We knew very quickly that we wanted to create a life together. Everything was going well but- I was still drinking. Mark is a good man. Patient, easy going and kind hearted. He adored me- but he knew that I had a problem. Though he never once threatened to leave me (if I didn’t quit) I knew that there would be problems ahead, if I continued to drink.
After multiple failed attempts at quitting, I finally managed to get two sober weeks under my belt. I was feeling good about it but then one day, the kids were away and I was home alone and the urge hit me. An hour later I was drunk. A few more hours after that, blacked out. Honestly, it happens just like that. Strong, focused, determined and fine. And then drunk. When I woke up, some time in the middle of the night, I called Mark, sobbing, telling him what I’d done (he already suspected when he couldn’t get a hold of me) he tried to calm me down. He told me he was getting in his car and heading to my house.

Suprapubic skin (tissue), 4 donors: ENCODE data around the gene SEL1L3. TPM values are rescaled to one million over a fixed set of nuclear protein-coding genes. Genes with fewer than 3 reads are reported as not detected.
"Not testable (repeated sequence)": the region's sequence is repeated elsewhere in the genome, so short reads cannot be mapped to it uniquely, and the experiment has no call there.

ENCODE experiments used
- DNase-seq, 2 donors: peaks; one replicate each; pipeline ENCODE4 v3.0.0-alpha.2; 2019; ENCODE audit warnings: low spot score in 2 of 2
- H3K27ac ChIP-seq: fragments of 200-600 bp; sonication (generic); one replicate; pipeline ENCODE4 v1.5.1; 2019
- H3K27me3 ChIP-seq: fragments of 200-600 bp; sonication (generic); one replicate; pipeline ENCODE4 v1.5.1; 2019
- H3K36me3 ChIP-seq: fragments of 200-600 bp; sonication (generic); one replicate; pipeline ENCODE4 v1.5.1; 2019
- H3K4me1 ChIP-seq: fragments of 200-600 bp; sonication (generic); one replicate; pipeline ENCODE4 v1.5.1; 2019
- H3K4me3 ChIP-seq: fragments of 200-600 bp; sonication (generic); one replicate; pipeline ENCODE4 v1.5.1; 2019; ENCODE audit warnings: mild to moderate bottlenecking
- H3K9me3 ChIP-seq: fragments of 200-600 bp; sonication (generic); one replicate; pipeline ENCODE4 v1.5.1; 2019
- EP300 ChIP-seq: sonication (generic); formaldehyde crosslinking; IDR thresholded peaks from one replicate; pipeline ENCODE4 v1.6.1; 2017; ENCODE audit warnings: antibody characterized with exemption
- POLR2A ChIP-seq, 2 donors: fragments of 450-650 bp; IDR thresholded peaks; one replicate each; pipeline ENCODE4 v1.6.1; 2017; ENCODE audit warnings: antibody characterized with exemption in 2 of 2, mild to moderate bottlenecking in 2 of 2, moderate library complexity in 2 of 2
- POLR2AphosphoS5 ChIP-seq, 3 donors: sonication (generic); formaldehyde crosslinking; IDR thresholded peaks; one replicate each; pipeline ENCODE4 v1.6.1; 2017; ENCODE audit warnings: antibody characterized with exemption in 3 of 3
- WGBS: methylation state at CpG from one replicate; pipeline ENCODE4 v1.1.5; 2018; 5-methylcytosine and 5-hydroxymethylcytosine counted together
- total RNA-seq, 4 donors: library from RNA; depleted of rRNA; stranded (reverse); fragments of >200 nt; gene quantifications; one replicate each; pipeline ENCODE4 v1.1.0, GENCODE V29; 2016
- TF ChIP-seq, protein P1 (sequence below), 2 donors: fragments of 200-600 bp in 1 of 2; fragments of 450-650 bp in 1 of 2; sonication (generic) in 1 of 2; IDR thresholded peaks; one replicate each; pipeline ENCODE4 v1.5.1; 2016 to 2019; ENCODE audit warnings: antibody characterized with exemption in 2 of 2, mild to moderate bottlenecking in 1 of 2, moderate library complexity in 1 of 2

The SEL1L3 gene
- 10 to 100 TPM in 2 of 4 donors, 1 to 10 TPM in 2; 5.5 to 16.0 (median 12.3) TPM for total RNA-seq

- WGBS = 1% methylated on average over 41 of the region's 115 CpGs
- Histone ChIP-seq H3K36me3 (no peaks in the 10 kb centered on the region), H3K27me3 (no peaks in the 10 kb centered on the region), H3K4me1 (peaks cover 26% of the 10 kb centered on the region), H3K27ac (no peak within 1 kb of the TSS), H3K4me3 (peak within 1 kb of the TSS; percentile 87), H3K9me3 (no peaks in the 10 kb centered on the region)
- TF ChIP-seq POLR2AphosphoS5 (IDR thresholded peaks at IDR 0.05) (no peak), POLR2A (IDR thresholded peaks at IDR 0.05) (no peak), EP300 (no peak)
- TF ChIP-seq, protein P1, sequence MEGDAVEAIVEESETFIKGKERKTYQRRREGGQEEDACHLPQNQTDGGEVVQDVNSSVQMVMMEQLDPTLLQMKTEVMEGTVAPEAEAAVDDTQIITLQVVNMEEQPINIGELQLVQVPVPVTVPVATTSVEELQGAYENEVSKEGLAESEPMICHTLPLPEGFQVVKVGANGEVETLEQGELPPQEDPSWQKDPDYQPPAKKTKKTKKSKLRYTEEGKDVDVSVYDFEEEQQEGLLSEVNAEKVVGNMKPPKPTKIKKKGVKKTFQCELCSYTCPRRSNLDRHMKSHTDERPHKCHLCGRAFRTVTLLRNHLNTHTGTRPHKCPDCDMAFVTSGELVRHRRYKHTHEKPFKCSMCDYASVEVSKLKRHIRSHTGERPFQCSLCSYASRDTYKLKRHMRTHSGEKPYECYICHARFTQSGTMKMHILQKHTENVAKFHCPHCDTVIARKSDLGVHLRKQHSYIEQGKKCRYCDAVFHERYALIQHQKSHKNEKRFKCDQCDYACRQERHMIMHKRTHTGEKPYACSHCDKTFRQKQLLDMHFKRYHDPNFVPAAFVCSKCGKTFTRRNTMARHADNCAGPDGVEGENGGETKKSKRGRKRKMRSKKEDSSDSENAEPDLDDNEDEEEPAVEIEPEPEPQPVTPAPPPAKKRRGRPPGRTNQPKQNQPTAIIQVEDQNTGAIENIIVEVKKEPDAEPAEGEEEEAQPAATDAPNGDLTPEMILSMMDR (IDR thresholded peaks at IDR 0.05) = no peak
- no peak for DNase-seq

While I waited for him to show up, I had thoughts that are hard to understand. I wasn’t suicidal, but I felt like I’d be better off dead. I felt like I would never be able to quit. I was sure that I’d only get worse and that it would lead to nothing but heartbreak for everyone around me, myself included.
When Mark got to the house, he helped me clean up and took me over to the couch. He made me a tea and wrapped me in a blanket. He kissed my head and smiled and wiped the tears from my face. I was expecting him to be angry, but he didn’t for a second act as though he was.
I had tried to quit at least a hundred times before, but this was it.